January 30, 2007 - On this day in history in the NCSHOF, former major league baseball star Max Lanier died at the age of 91. Born in Denton, North Carolina, Lanier spent 14 seasons in the big leagues, mostly with the St. Louis Cardinals, and won 108 games during his pitching career. He won the 1942 and 1944 world series with the Cardinals. Of his 108 wins, 21 were shutouts and 91 complete games.
Lanier, along with a dozen other major leaguers, defected to the Mexican League in 1946 after being offered a salary nearly double what he was making with the Cardinals. Disappointed by poor playing conditions and allegedly broken contract promises, he tried to return to the Cardinals in 1948, but was barred by an order from commissioner Happy Chandler, imposing a five-year suspension on all players who had jumped to the Mexican League. In response, Lanier and teammate Fred Martin, as well as Danny Gardella of the New York Giants, successfully sued Major League Baseball in federal court, challenging baseball's reserve clause as a violation of U.S. antitrust law.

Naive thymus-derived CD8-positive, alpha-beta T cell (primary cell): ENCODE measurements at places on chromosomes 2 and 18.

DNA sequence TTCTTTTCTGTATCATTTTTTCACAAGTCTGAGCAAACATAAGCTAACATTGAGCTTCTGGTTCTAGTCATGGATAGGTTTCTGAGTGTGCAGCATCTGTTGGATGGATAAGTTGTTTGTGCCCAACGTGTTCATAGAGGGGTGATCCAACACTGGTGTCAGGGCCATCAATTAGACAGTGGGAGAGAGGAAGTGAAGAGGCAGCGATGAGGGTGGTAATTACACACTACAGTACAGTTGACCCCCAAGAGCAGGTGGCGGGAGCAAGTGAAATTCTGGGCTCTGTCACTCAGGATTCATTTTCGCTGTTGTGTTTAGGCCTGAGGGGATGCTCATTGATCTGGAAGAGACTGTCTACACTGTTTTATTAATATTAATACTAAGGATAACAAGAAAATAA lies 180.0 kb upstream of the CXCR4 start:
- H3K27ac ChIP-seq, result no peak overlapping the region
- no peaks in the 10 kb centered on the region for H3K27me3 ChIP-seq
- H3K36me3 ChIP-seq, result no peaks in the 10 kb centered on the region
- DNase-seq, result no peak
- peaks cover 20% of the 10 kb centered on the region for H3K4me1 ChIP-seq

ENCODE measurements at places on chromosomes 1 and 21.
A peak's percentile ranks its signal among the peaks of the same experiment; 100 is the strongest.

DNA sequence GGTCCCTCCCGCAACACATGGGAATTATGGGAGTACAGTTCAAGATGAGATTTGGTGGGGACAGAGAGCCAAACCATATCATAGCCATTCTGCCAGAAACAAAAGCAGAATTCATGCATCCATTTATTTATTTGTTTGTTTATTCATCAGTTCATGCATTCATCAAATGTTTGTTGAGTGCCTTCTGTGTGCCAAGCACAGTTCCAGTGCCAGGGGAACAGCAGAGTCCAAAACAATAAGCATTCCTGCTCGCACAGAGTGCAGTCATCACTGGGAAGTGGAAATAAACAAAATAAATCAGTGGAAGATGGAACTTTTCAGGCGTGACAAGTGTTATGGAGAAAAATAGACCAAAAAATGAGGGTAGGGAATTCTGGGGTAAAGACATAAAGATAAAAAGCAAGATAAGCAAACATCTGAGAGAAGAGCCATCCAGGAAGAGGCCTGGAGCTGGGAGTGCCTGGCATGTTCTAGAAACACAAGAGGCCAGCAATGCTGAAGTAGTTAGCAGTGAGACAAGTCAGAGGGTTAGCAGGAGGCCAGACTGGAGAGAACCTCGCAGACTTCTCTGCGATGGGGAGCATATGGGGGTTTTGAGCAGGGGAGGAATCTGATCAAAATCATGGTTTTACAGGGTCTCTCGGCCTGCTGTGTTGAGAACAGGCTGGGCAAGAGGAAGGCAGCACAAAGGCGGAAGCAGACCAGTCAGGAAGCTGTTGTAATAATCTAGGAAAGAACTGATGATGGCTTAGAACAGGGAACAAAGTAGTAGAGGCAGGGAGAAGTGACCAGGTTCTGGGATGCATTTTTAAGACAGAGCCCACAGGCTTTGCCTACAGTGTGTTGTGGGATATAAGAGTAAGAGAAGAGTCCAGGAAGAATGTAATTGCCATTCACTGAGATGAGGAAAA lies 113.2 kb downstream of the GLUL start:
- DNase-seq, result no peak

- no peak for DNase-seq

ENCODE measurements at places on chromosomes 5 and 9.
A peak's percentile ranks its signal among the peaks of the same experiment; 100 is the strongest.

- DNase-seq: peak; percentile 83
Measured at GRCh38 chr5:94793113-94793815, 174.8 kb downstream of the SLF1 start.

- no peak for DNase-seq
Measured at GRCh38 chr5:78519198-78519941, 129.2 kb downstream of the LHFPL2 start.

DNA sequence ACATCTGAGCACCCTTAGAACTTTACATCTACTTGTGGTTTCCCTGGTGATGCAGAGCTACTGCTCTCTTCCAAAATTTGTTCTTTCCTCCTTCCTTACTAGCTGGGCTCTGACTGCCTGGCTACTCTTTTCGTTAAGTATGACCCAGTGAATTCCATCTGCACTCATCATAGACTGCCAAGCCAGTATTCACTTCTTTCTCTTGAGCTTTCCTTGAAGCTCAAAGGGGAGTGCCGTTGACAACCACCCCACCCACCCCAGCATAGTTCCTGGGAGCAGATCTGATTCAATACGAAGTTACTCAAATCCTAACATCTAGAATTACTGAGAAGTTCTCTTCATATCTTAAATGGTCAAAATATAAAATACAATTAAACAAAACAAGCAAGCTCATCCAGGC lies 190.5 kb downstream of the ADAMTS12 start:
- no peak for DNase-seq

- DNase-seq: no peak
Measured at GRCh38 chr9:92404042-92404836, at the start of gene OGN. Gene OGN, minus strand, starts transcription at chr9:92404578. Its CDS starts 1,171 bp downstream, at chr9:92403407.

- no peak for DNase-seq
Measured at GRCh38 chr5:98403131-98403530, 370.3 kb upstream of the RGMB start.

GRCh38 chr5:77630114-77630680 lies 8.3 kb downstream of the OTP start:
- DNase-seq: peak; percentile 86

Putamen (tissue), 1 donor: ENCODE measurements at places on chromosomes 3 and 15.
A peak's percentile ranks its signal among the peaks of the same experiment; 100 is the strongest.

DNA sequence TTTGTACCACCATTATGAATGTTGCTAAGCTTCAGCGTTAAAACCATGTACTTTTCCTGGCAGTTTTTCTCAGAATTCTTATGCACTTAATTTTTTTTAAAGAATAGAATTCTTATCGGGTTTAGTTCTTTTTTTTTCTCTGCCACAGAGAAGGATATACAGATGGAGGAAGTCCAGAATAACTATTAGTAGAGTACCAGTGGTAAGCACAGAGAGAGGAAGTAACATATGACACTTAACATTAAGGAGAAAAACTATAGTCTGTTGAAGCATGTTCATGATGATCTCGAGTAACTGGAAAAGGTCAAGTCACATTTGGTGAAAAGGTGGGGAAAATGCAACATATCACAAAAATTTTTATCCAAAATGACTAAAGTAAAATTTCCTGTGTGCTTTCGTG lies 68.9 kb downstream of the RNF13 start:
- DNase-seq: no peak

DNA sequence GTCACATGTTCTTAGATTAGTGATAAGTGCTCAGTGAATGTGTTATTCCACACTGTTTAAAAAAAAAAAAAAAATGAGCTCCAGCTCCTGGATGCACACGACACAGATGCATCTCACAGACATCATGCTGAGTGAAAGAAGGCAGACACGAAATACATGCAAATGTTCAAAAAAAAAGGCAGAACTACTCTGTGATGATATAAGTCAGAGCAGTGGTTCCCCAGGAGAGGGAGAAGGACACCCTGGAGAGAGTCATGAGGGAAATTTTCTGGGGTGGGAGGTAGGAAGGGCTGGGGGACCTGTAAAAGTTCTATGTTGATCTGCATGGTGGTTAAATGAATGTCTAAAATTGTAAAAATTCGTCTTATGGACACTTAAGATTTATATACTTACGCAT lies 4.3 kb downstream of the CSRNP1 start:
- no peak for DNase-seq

He joined the NCSHOF in 2001.
Tag(s): On This Date